May 2, 2010
Only six members of the 11 musicians who make up the Avedis ensemble played Sunday afternoon’s program at the Florence Gould Theater. The program, by the Stanford Woodwind Quintet and pianist Paul Hersh, was devoted largely to Baroque music, most of it in transcriptions.
The affair opened with a transcription of Bach’s Concerto No. 2 after Vivaldi in A Minor, BWV 593, Bach’s Flute Sonata in G Minor, BWV 1020, and Telemann’s “Parisian” Quartet No. 7 in D Major. Following intermission, there were Bach’s Trio Sonata No. 1 in D Minor, BWV 1036, Bach’s Fugue No. 24 in B Minor from Book I of the Well-Tempered Clavier, BWV 869, and, to close out, Lowell Liebermann’s Fantasy on a Fugue by J.S. Bach, Op. 27 (1989). (The catch is that the subject of Liebermann’s Fantasy is that same B Minor Fugue No. 24.)
Good, virtuoso playing dominated, but the curious fact about this compilation is that most of the music was removed from reality — some it twice removed. That Vivaldi-Bach Concerto is Bach’s early arrangement for organ of Vivaldi’s Violin Concerto in A Minor, Op. 3, No. 8. Here it was played by the wind quintet; that’s violin music, arranged for organ, thence to winds.
The G Minor flute Sonata is by a Bach, not Johann Sebastian but rather his son, Carl Philipp Emanuel — a violin sonata! No one knows for sure who wrote that Trio Sonata (possibly C.P.E.?), yet it was listed as for two violins and continuo in the original. On Sunday, we heard it played by flutist Alexandra Hawley, oboist James Matheson, bassoonist Rufus Olivier, and pianist Paul Hersh.
Those same musicians played Telemann’s Quartet, which is actually a six-movement suite in the French manner, and a great charmer to boot. Telemann (1681-1767) was a kind of transitional composer, with one foot in the Baroque and the other dipping its toe into the lighter waters of the coming Classicism of J.C. Bach and Haydn.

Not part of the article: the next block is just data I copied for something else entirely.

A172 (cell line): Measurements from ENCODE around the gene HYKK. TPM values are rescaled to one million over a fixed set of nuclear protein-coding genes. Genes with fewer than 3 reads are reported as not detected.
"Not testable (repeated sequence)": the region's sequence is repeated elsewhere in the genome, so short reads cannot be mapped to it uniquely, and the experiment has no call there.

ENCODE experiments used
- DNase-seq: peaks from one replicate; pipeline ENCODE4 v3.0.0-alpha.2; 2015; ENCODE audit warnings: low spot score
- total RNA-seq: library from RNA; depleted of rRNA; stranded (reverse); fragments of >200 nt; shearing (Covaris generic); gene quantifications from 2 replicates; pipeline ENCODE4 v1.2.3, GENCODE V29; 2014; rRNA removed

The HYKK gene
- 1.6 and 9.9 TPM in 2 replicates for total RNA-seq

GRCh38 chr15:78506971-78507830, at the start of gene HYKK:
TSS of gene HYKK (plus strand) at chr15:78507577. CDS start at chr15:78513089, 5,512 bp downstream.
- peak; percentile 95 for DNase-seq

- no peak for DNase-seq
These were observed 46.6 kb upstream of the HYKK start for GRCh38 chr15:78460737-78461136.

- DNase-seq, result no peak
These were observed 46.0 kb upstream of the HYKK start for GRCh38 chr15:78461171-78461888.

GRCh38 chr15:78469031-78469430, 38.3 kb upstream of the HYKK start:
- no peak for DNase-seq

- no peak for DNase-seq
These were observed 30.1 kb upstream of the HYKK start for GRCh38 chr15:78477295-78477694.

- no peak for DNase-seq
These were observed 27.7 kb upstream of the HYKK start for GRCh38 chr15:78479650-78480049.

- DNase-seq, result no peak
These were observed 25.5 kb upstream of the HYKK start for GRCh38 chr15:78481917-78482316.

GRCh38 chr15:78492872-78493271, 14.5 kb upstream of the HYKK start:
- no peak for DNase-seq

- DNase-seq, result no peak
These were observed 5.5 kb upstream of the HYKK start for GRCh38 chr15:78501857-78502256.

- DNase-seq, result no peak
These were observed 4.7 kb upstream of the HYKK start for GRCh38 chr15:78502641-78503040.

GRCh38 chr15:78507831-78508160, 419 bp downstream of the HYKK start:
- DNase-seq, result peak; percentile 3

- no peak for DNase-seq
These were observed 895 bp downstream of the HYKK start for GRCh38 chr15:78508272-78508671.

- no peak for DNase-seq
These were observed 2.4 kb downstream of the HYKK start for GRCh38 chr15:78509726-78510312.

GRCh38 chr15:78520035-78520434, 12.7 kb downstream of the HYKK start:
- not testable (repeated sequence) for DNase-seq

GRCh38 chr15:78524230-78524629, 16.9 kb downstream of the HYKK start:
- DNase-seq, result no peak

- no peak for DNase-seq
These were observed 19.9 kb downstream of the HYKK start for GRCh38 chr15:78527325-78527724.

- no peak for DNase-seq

Both types of music turn up in the “Parisian” Quartets. Both the opening Prelude and the Tendrement lightly give off a Baroque aroma, while each of the two Vite movements smacks of late-18th-century style, a style that had not yet firmly established itself. Telemann was far from being the stick-in-the-mud he’s usually thought to have been. Indeed, he created a number of musical breakthroughs.
Explicating a Masterwork
Before playing Bach’s long, highly chromatic fugue, Hersh gave a minilecture on the worth of the piece. It’s one of those super masterpieces much admired by professionals, though no one’s favorite among ordinary listeners. The complexity of its textures is more than can easily be discerned by the average ear. That sort of thing is not uncommon in music. Some of the greatest of all operas have a small following — operas like Wagner’s Parsifal, Debussy’s Pelléas et Mélisande, and Schoenberg’s Moses und Aaron.
Hersh played the fugue reverently and accurately, adding just a touch of dramatic juice here and there. He brought the music to life, yet the audience reaction was muted. That, however, was not his fault, but can be laid to the score’s seriously uncompromising complexity.
Liebermann’s music is new to me. Although I know he has won awards back east, I’d never encountered any of his music before. His Fantasy on Bach for wind quintet and piano consists of a theme and variations, ending with a brief contrapuntal fling and the theme of Bach’s fugue thundered out in a slow pomposo manner, à la choral.
The audience loved it and raised a great commotion at its conclusion. But there was nothing at all adventurous in the piece. I kept thinking, “Next he’ll do ...,” and, sure enough, he would. Liebermann simply played it safe throughout, fearful of frightening the horses. In the process, I found the lack of daring to be troubling.
On such a beautiful Sunday, after a long bout of bitter winter and with spring weather beckoning outside, the theater was barely half full. I guess most people wanted to be out of doors. That, and the fact that the concert had almost no advertising other than on Avedis’ Web site. Too bad.